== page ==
Friday, June 14, 2024

New malicious NPM packages Used by Attackers Install njRAT Remote Access Trojan

No, not the one that nibbles at your Thanksgiving leftovers. RAT, Remote Access Trojan, is a type of malware that enables attackers to take over an infected system, execute arbitrary commands, run keyloggers, and discreetly conduct other surveillance activities. 

This Thanksgiving weekend, Sonatype discovered a new malware within the npm registry. The malicious packets being “jdb.js” and “db-json.js”, both published by the same author.

Upon further investigation, it was found that the author behind “jdb.js” had published another malicious npm package “db-json.js”. “jdb.js” is a malicious package that has been clubbed with njRAT a.k.a Bladabindi, which had in 2014 caused Microsoft to shut down 4 million sites.

Variants of njRAT have recently been circulated via Bitcoin scams on Youtube and via Excel phishing emails.

Investigation on “jdb.js”

“jdb.js” is an npm package with the only version 1.0.0.

This contains 3 files in it:

  • package.json, the manifest file
  • module.js, an obfuscated script
  • patch.exe, Windows executable containing the njRAT payload

Once the package is installad, the package.json file first launches ‘module.js’ file which is a strongly obfuscated script containing multiple base64-encoded chunks that cannot be easily deciphere. This script does data gathering and reconnaissance and launches patch.exe file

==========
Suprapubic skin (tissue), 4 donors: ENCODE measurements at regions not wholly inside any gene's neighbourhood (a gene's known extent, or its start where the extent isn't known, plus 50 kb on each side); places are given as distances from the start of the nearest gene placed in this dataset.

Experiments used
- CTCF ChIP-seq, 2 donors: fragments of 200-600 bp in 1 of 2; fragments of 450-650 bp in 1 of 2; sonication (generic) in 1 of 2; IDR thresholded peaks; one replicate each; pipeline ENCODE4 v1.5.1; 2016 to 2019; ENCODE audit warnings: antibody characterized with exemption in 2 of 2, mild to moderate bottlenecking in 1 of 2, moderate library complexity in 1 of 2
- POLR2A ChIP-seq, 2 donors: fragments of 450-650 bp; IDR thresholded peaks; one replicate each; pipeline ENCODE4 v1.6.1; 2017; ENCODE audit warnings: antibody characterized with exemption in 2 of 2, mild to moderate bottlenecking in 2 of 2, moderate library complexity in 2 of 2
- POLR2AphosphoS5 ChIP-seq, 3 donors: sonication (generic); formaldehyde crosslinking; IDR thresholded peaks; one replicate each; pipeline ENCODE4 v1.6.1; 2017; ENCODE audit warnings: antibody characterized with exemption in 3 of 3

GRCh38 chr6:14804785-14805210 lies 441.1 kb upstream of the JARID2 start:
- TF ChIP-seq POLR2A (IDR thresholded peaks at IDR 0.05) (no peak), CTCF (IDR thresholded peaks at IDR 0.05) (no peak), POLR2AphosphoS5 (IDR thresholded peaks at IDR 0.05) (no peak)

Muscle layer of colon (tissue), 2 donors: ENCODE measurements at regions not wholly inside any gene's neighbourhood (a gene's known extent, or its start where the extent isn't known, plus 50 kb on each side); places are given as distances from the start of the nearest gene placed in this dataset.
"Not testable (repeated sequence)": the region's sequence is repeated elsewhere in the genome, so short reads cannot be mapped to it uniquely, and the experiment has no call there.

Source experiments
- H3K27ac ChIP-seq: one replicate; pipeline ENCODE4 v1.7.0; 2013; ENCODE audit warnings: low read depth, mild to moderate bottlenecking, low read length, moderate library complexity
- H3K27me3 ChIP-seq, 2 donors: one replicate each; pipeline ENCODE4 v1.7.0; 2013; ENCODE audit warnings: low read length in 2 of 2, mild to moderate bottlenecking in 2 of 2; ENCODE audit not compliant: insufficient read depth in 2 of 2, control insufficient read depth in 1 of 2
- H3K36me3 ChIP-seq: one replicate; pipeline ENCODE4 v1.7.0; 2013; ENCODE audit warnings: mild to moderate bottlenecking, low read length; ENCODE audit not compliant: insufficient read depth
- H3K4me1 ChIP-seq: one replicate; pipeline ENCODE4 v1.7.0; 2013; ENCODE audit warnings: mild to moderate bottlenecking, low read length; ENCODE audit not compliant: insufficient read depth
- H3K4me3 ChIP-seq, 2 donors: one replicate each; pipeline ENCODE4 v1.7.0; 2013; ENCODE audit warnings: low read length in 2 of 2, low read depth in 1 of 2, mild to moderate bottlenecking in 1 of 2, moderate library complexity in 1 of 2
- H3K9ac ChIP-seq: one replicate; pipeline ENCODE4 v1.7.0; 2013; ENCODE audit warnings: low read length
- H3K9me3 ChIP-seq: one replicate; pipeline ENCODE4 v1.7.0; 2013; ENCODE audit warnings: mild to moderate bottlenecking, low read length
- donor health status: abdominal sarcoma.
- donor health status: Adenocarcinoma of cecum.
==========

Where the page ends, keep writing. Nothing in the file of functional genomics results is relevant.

The patch.exe file runs and copies itself into the local “TEMP” folder on the system and renames itself to “dchps.exe” establishes a connection to also the malicious executable edits Windows firewall rules to ensure it would have no trouble communicating with the hardcoded IP. To do so, it issues the legitimate “netsh” command multiple times, starting with:

netsh firewall add allowedprogram “C:\Users\admin\AppData\Local\Temp\dchps.exe” “dchps.exe” ENABLE

RAt 3

Just by infecting the target with the malware, a remote attacker gains the ability to log keystrokes, modify registry values, initiate system shutdown or restart at will, edit web browser (IE) start page, “speak” to the user via text-to-speech synthesis (via SAPI.Spvoice), kill or relaunch critical system processes like task manager, system restore, and PING, in addition to taking control of hardware devices like CD drives, monitors, mouse, keyboard, etc.

Investigation on “db-json.js

After investigation, it is seen that the Genuine-looking “db-json.js” hides “jdb.js” within.

“db-json.js” had a proper README page with working documetation on npm pretending to be JsonDb, which has now been removed for goodness saying ‘This package contained malicious code and was removed from the registry by the npm security team. A placeholder was published to ensure users are not affected in the future’

Therefore, if someone is able to dodge “jdb.js,” by using “db-json.js” in their application, they will put other developers at risk and just limit to risking themselves.

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Guru baran
Guru baran
Gurubaran is a co-founder of Cyber Security News and GBHackers On Security. He has 10+ years of experience as a Security Consultant, Editor, and Analyst in cybersecurity, technology, and communications.

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